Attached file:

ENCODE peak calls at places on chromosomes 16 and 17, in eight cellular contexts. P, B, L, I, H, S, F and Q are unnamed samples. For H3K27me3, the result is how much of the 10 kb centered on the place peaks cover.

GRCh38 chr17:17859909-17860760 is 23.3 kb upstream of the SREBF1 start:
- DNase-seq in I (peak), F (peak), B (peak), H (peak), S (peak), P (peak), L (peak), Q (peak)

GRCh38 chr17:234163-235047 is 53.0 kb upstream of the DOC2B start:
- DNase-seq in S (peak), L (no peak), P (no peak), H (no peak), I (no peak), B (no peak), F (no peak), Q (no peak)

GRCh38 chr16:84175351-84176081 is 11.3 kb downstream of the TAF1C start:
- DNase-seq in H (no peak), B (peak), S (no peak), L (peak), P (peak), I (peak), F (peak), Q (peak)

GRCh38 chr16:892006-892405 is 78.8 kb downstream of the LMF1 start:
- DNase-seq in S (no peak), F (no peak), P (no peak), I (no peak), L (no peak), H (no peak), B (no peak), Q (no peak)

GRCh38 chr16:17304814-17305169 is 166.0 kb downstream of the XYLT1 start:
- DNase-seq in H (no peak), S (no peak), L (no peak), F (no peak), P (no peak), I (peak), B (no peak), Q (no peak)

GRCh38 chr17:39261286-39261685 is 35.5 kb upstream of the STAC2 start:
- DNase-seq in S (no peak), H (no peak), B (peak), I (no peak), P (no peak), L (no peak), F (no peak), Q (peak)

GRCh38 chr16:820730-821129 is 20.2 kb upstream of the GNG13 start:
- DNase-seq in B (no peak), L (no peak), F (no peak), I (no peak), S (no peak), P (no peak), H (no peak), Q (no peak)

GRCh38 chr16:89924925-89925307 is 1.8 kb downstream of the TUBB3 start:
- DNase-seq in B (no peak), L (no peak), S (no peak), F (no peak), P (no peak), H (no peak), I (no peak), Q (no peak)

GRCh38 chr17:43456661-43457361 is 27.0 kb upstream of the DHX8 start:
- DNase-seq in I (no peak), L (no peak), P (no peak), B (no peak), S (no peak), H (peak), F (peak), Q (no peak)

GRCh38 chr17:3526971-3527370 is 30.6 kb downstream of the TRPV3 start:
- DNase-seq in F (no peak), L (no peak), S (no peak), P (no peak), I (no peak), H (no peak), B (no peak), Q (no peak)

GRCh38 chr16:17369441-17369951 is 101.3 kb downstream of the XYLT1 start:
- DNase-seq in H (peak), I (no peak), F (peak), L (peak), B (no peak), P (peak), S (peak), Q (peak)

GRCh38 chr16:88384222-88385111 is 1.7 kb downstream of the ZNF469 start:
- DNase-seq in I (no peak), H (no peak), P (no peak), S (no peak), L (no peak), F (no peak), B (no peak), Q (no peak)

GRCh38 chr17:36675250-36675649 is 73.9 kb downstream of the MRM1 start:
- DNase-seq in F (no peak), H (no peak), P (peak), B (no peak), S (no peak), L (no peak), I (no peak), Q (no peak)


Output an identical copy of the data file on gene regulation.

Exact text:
ENCODE peak calls at places on chromosomes 16 and 17, in eight cellular contexts. P, B, L, I, H, S, F and Q are unnamed samples. For H3K27me3, the result is how much of the 10 kb centered on the place peaks cover.

GRCh38 chr17:17859909-17860760 is 23.3 kb upstream of the SREBF1 start:
- DNase-seq in I (peak), F (peak), B (peak), H (peak), S (peak), P (peak), L (peak), Q (peak)

GRCh38 chr17:234163-235047 is 53.0 kb upstream of the DOC2B start:
- DNase-seq in S (peak), L (no peak), P (no peak), H (no peak), I (no peak), B (no peak), F (no peak), Q (no peak)

GRCh38 chr16:84175351-84176081 is 11.3 kb downstream of the TAF1C start:
- DNase-seq in H (no peak), B (peak), S (no peak), L (peak), P (peak), I (peak), F (peak), Q (peak)

GRCh38 chr16:892006-892405 is 78.8 kb downstream of the LMF1 start:
- DNase-seq in S (no peak), F (no peak), P (no peak), I (no peak), L (no peak), H (no peak), B (no peak), Q (no peak)

GRCh38 chr16:17304814-17305169 is 166.0 kb downstream of the XYLT1 start:
- DNase-seq in H (no peak), S (no peak), L (no peak), F (no peak), P (no peak), I (peak), B (no peak), Q (no peak)

GRCh38 chr17:39261286-39261685 is 35.5 kb upstream of the STAC2 start:
- DNase-seq in S (no peak), H (no peak), B (peak), I (no peak), P (no peak), L (no peak), F (no peak), Q (peak)

GRCh38 chr16:820730-821129 is 20.2 kb upstream of the GNG13 start:
- DNase-seq in B (no peak), L (no peak), F (no peak), I (no peak), S (no peak), P (no peak), H (no peak), Q (no peak)

GRCh38 chr16:89924925-89925307 is 1.8 kb downstream of the TUBB3 start:
- DNase-seq in B (no peak), L (no peak), S (no peak), F (no peak), P (no peak), H (no peak), I (no peak), Q (no peak)

GRCh38 chr17:43456661-43457361 is 27.0 kb upstream of the DHX8 start:
- DNase-seq in I (no peak), L (no peak), P (no peak), B (no peak), S (no peak), H (peak), F (peak), Q (no peak)

GRCh38 chr17:3526971-3527370 is 30.6 kb downstream of the TRPV3 start:
- DNase-seq in F (no peak), L (no peak), S (no peak), P (no peak), I (no peak), H (no peak), B (no peak), Q (no peak)

GRCh38 chr16:17369441-17369951 is 101.3 kb downstream of the XYLT1 start:
- DNase-seq in H (peak), I (no peak), F (peak), L (peak), B (no peak), P (peak), S (peak), Q (peak)

GRCh38 chr16:88384222-88385111 is 1.7 kb downstream of the ZNF469 start:
- DNase-seq in I (no peak), H (no peak), P (no peak), S (no peak), L (no peak), F (no peak), B (no peak), Q (no peak)

GRCh38 chr17:36675250-36675649 is 73.9 kb downstream of the MRM1 start:
- DNase-seq in F (no peak), H (no peak), P (peak), B (no peak), S (no peak), L (no peak), I (no peak), Q (no peak)